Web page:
Solved

Count non-numeric values in a worksheet range

Posted on 2014-10-12
7
216 Views
Last Modified: 2014-10-13
I'm exporting some data from Access to Excel.  In Access the data type of several of the columns is Text, but these columns only contain numeric values (no leading zeros).

When I export this data to Excel, it treats the data as text as well, but I would like convert it to a number.  I've found that the Excel Range.TextToColumns method works to convert these values to numbers, so after exporting, I go to the various columns and use that method to convert the data.

Now I'm working on a more generic routine, and I don't want to hard code the column names, I simply want to test the data type of the field.  If it is text, I want to count to see if any of the "values" in that range are non-numeric.  If they are, then I won't do the conversion, but if all of the cells in a range are numeric, then I'll do the conversion.

So, is there a method or function in Excel which will allow me to get a count of the non-numeric cells in a range?
0
Comment
Question by:Dale Fye (Access MVP)
  • 3
  • 3
7 Comments
 
LVL 49

Expert Comment

by:Rgonzo1971
ID: 40375860
Hi,

pls try

Result = Evaluate("COUNTA(A1:A100)-COUNT(A1:A100*1)")


Regards
0
 
LVL 47

Author Comment

by:Dale Fye (Access MVP)
ID: 40376746
Rgonzo,

I already have a rng object, and when I do:

Evaluate("CountA(rng)") it returns 1, even if the range has hundreds of rows with values.

and

Evaluate("Count(rng*1)") is returning zero (0) because it is apparently not recognizing these text values as numbers.

I've already got a little function that loops through the cells of the range and counts them, then uses IsNumeric to determine whether the cell is numeric, but was just wondering whether this could be done with a single line.

Dale
0
 
LVL 32

Expert Comment

by:Rob Henson
ID: 40376752
In Access the data type of several of the columns is Text, but these columns only contain numeric values (no leading zeros).

You have only numeric values. Would it not make sense to therefore change the data type in Access?

Thanks
Rob H
0
Enterprise Mobility and BYOD For Dummies

Like “For Dummies” books, you can read this in whatever order you choose and learn about mobility and BYOD; and how to put a competitive mobile infrastructure in place. Developed for SMBs and large enterprises alike, you will find helpful use cases, planning, and implementation.

 
LVL 49

Accepted Solution

by:
Rgonzo1971 earned 500 total points
ID: 40376807
Hi,

maybe

Res = Evaluate("COUNTA(" & Rng.Address & ")-COUNT(" & Rng.Address & " * 1)")

Regards
0
 
LVL 47

Author Comment

by:Dale Fye (Access MVP)
ID: 40376829
Rob,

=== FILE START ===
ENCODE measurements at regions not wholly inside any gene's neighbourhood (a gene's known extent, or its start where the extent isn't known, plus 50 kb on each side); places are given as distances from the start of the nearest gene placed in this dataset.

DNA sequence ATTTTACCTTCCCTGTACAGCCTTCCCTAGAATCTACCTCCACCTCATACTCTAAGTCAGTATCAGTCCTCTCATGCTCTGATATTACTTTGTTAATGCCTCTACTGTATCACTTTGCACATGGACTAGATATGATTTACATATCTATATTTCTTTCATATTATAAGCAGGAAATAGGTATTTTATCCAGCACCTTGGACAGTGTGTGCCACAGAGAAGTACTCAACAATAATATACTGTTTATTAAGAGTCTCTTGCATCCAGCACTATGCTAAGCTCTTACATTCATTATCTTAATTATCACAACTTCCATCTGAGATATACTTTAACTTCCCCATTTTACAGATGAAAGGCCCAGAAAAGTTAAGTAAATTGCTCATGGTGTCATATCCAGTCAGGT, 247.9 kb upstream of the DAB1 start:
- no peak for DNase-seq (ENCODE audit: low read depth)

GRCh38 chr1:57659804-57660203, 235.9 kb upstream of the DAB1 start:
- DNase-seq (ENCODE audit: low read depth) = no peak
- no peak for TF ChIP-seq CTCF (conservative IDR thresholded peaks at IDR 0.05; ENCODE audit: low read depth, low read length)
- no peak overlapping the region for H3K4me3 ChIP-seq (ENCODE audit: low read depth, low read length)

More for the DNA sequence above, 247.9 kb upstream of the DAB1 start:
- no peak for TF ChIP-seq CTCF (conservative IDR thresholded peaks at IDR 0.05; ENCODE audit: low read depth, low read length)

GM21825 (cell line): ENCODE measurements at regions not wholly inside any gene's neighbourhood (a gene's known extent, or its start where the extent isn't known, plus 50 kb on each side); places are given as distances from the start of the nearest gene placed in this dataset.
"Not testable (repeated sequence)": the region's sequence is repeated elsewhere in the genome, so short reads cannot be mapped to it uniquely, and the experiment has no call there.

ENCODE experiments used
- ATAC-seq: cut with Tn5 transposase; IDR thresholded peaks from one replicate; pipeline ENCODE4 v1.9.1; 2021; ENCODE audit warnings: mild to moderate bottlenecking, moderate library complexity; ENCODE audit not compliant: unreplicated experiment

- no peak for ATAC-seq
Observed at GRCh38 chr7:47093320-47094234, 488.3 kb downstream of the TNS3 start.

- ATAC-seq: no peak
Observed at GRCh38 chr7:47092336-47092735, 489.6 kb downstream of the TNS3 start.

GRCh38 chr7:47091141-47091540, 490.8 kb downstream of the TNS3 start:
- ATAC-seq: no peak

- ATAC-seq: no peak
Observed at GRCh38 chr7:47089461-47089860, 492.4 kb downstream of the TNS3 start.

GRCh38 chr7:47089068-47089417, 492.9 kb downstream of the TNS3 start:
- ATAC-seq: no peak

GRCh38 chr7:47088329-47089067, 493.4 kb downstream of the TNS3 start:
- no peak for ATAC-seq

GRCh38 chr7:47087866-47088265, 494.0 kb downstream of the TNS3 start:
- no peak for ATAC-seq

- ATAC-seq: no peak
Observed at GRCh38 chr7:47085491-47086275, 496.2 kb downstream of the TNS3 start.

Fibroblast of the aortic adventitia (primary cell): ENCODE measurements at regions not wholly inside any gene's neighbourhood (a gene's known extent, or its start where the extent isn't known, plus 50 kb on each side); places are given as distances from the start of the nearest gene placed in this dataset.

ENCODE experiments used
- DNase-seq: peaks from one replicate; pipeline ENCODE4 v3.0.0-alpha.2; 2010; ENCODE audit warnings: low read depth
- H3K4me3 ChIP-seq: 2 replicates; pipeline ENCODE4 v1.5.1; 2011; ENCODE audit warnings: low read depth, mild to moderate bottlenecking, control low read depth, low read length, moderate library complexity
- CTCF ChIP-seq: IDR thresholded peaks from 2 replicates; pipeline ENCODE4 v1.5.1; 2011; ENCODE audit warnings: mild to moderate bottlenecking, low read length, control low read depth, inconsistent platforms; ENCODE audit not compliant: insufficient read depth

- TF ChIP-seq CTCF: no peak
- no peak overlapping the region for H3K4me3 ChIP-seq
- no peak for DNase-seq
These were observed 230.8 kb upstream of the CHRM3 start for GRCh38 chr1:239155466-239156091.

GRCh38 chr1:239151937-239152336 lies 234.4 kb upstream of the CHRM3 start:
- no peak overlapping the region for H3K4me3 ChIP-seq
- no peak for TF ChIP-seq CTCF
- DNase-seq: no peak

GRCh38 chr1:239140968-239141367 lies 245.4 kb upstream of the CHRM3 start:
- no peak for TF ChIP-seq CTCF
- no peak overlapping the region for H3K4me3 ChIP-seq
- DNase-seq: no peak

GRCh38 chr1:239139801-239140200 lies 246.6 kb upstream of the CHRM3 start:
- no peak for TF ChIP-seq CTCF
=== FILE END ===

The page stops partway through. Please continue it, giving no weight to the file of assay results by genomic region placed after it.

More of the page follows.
It would yes, but for compatibility between Access and other databases where the data originally came from, I have left it as text (makes it much less complicated to perform joins on those fields).

Rgonzo,

What is the purpose of the "*1" in your function?
0
 
LVL 49

Expert Comment

by:Rgonzo1971
ID: 40376843
*1
transforms the a numeric value as text to a number in an array formula

Regards
0
 
LVL 47

Author Closing Comment

by:Dale Fye (Access MVP)
ID: 40376855
This seems to have done the trick.  Thanks.
0

Featured Post

U.S. Department of Agriculture and Acronis Access

With the new era of mobile computing, smartphones and tablets, wireless communications and cloud services, the USDA sought to take advantage of a mobilized workforce and the blurring lines between personal and corporate computing resources.

Question has a verified solution.

If you are experiencing a similar issue, please ask a related question

Suggested Solutions

Title # Comments Views Activity
Finding a closest match in Excel 7 48
Clear Filter 8 41
MS Access from Delphi 31 33
Microsoft Access Delete all Records from table but Max 2 14
Describes a method of obtaining an object variable to an already running instance of Microsoft Access so that it can be controlled via automation.
Phishing attempts can come in all forms, shapes and sizes. No matter how familiar you think you are with them, always remember to take extra precaution when opening an email with attachments or links.
This Micro Tutorial demonstrate the bugs in Microsoft Excel for Mac with Pivot Charts.
This Micro Tutorial demonstrates using Microsoft Excel pivot tables, how to reverse engineer competitors' marketing strategies through backlinks.

832 members asked questions and received personalized solutions in the past 7 days.

Join the community of 500,000 technology professionals and ask your questions.

Join & Ask a Question